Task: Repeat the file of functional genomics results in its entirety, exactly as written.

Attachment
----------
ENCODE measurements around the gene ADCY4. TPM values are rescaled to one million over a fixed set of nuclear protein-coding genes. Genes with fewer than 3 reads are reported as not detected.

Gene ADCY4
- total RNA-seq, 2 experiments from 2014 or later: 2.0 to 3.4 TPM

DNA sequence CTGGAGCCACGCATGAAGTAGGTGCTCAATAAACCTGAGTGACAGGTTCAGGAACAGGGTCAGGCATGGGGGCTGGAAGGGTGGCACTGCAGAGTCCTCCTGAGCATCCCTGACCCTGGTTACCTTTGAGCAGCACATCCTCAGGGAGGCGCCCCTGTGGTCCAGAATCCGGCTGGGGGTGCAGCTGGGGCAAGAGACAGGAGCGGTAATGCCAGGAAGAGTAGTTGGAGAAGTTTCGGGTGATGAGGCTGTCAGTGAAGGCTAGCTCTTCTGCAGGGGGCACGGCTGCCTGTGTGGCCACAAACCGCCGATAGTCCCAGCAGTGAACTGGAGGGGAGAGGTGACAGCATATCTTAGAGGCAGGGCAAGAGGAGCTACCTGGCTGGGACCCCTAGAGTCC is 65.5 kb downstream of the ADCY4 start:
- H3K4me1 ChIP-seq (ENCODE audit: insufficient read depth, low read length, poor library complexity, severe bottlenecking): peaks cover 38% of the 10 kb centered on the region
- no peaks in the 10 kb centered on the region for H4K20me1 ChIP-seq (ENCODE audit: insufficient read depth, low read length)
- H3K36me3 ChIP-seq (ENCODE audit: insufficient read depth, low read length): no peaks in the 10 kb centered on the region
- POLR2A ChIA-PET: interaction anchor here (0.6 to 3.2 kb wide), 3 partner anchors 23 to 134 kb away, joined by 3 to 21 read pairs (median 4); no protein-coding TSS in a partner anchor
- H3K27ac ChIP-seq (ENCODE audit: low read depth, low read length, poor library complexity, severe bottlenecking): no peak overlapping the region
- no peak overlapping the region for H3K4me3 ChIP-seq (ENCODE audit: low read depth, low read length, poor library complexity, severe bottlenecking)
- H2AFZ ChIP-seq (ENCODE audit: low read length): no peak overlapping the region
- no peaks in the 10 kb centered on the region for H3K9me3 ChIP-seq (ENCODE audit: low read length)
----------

ENCODE measurements around the gene ADCY4. TPM values are rescaled to one million over a fixed set of nuclear protein-coding genes. Genes with fewer than 3 reads are reported as not detected.

Gene ADCY4
- total RNA-seq, 2 experiments from 2014 or later: 2.0 to 3.4 TPM

DNA sequence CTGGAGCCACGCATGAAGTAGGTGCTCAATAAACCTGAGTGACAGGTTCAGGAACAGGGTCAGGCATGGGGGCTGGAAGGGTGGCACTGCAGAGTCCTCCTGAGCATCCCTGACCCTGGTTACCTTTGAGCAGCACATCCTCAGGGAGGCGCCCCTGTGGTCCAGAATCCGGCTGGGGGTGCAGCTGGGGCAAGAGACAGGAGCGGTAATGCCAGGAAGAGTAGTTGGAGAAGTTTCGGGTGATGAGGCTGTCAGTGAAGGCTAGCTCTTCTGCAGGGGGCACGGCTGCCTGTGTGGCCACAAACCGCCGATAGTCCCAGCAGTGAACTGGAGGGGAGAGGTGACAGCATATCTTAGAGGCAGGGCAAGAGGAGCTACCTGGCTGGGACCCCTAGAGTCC is 65.5 kb downstream of the ADCY4 start:
- H3K4me1 ChIP-seq (ENCODE audit: insufficient read depth, low read length, poor library complexity, severe bottlenecking): peaks cover 38% of the 10 kb centered on the region
- no peaks in the 10 kb centered on the region for H4K20me1 ChIP-seq (ENCODE audit: insufficient read depth, low read length)
- H3K36me3 ChIP-seq (ENCODE audit: insufficient read depth, low read length): no peaks in the 10 kb centered on the region
- POLR2A ChIA-PET: interaction anchor here (0.6 to 3.2 kb wide), 3 partner anchors 23 to 134 kb away, joined by 3 to 21 read pairs (median 4); no protein-coding TSS in a partner anchor
- H3K27ac ChIP-seq (ENCODE audit: low read depth, low read length, poor library complexity, severe bottlenecking): no peak overlapping the region
- no peak overlapping the region for H3K4me3 ChIP-seq (ENCODE audit: low read depth, low read length, poor library complexity, severe bottlenecking)
- H2AFZ ChIP-seq (ENCODE audit: low read length): no peak overlapping the region
- no peaks in the 10 kb centered on the region for H3K9me3 ChIP-seq (ENCODE audit: low read length)